Can AI help make our buildings more sustainable?

Assistant Professor Seungjae Lee is working on a pilot project aimed at reducing U of T’s climate footprint by using machine learning to optimize heating and cooling systems in existing buildings

Seungjae Lee, a professor in the department of civil and mineral engineering, is using U of T buildings as models to design deep learning algorithms that could optimize the operations of building heating and cooling systems – significantly reducing energy use (supplied image)

We know we should switch the lights off when we leave a room – but what about the furnace, or air conditioning? In studying how unnecessary heating and cooling of buildings wastes a lot of energy, Seungjae Lee, an assistant professor in the University of Toronto's department of civil and mineral engineering in the Faculty of Applied Science & Engineering, has found that artificial intelligence (AI) could offer a better way forward.

Lee’s latest research project, Grid-Interactive Smart Campus Buildings, is a three-year pilot project that aims to reduce U of T’s climate footprint by leveraging AI to optimize the heating and cooling systems in existing buildings. The project is carried out in partnership with Chi-Guhn Lee, a professor in the department of mineral and industrial engineering and is jointly funded by the Climate Positive Energy and Climate Positive Campus initiatives at U of T.

“Buildings account for around 25 to 30 percent of total energy consumption and energy-sector greenhouse gas emissions in Canada and worldwide,” Lee says.

“Given that people spend an average of 90 percent of their lives indoors, ensuring comfortable and healthy indoor environments is a critical function of building systems. But we could be a lot smarter about using the resources we have.”

This schematic describes how deep learning could be used to create customized algorithms for optimizing energy use in buildings (illustration by Seungjae Lee)

Lee’s research applies AI solutions to building science to tackle this issue. In the first year of the project the team is focused on creating a digital twin – or virtual representation – of the Exam Centre at 255 McCaul St.

In the next stage, the researchers will develop a deep reinforcement learning algorithm for the optimal control of the heating and cooling systems. This algorithm will be pre-trained with the digital twin to avoid putting excessive stress on the actual building.

The algorithm will then be implemented in the real Exam Centre and further fine-tuned through interactions with the building. If successful, Lee hopes to use the same approach to convert more campus buildings to smart buildings, contributing to U of T’s Low-Carbon Action Plan.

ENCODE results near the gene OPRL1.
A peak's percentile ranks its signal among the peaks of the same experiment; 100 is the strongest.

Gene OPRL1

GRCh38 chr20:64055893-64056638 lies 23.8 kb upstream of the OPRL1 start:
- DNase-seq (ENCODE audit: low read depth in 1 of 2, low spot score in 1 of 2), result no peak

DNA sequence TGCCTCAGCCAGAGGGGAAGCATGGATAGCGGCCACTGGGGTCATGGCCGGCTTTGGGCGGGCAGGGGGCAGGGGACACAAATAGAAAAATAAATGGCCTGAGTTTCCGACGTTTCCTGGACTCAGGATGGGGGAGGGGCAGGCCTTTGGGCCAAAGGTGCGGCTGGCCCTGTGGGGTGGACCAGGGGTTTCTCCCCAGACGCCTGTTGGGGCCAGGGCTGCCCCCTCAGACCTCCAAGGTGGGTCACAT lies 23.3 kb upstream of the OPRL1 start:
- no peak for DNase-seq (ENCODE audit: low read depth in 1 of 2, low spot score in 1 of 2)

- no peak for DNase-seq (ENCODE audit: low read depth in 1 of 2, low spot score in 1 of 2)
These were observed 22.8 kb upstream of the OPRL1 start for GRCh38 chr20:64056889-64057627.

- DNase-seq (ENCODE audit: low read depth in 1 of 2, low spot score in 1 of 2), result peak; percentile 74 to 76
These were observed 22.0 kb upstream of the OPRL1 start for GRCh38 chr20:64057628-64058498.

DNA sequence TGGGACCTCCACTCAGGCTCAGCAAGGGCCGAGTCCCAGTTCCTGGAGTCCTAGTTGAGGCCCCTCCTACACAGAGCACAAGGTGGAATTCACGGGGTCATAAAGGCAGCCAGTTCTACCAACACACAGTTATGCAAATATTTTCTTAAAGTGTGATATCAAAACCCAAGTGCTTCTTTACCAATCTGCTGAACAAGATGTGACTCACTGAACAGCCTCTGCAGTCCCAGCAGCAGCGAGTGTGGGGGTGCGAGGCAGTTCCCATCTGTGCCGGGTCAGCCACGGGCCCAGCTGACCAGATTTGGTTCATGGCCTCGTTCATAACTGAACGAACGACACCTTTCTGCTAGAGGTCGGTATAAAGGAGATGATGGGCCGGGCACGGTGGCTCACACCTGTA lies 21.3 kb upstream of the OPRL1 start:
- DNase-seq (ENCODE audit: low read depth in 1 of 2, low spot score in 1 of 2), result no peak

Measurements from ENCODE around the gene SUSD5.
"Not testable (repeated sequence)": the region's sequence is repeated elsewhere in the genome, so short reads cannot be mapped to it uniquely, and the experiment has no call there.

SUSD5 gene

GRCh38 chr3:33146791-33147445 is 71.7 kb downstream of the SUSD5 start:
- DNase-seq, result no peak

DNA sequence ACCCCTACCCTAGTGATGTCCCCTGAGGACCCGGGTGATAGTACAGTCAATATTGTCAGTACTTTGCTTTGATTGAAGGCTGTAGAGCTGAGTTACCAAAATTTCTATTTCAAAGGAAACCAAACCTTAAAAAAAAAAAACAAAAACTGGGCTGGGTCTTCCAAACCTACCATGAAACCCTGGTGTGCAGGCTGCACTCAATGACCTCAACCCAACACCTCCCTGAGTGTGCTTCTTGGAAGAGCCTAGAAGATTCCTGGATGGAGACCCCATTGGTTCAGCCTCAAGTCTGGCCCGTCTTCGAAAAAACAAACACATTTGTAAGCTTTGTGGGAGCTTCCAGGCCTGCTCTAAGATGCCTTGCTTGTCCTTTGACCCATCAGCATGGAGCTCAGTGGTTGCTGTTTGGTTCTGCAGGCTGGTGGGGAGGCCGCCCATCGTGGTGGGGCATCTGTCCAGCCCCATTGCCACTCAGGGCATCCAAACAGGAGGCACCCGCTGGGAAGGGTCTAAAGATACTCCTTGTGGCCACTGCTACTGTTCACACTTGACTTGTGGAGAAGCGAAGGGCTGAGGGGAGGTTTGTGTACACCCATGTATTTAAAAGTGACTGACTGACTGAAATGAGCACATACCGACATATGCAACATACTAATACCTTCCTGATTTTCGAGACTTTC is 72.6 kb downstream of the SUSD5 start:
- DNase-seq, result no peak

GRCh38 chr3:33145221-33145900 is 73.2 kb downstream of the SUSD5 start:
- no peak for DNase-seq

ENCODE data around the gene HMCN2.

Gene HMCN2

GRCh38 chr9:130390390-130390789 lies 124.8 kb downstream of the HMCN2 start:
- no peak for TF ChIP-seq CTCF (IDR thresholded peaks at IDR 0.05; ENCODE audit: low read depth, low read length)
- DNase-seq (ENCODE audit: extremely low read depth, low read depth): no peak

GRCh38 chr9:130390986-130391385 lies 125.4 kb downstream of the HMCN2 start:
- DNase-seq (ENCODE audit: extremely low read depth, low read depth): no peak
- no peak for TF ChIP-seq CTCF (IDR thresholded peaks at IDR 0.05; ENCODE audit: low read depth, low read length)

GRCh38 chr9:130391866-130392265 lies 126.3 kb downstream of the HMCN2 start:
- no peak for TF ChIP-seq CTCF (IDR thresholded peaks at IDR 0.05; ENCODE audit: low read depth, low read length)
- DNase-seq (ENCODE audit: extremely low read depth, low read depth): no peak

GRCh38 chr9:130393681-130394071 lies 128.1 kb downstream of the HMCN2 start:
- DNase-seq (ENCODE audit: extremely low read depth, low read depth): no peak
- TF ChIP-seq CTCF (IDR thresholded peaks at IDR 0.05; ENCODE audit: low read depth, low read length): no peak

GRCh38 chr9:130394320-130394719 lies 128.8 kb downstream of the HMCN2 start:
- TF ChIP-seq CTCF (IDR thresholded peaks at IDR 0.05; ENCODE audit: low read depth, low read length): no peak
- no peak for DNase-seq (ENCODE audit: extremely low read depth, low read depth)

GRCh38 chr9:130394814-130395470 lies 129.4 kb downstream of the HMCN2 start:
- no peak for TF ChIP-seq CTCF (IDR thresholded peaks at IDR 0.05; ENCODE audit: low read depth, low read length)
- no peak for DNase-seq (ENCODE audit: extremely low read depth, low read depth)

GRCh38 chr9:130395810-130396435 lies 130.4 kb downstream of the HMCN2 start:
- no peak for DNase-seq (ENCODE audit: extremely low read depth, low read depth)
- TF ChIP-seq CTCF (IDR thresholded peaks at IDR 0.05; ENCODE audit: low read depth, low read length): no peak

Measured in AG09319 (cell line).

“60 percent of campus energy consumption on the St. George campus comes from heating and cooling buildings,” he says.

Lee’s research group is also investigating how humans interact with their buildings in an NSERC Discovery-funded project on scalable systems for intelligent and interactive buildings, which is an emerging area of study with relatively little published research – something Lee hopes to change.

Where previous methods relied on data such as the correlation between thermostat setpoint temperature and other parameters (such as the time of the day), Lee and his team are instead using causal relations – for example, the factors affecting occupants’ decision-making on thermostat setpoint temperature – to develop reliable human-centric smart solutions.

“Once we understand how humans interact with their buildings in the light of causation, we can realize more intelligent and human-interactive buildings,” says Lee.

While Lee is not the only researcher interested in using machine learning and AI techniques in buildings, the sector has lagged behind other sectors such as the automotive or health-care industries, because of how different the energy consumption profiles and needs of individual buildings can be.

“A solution customized for one building is not necessarily fully transferable to another,” Lee says.

“This is a major roadblock in the path of making our buildings smarter. If we can seamlessly combine existing building-science domain knowledge and AI, we can build scalable and reliable solutions to create sustainable buildings.”

To tackle this issue, the team is partnering with PLC Group, along with funding from the Ontario Centre of Innovation, to develop a scalable digital twinning tool for building energy systems. If the tool is effective, it will equip the building industry with a solution to create intelligent, interactive and more sustainable buildings around the world.

“The use of AI in building management systems not only has the potential to significantly improve the sustainability of our built environment, but also the way in which we interact with it,” Lee says.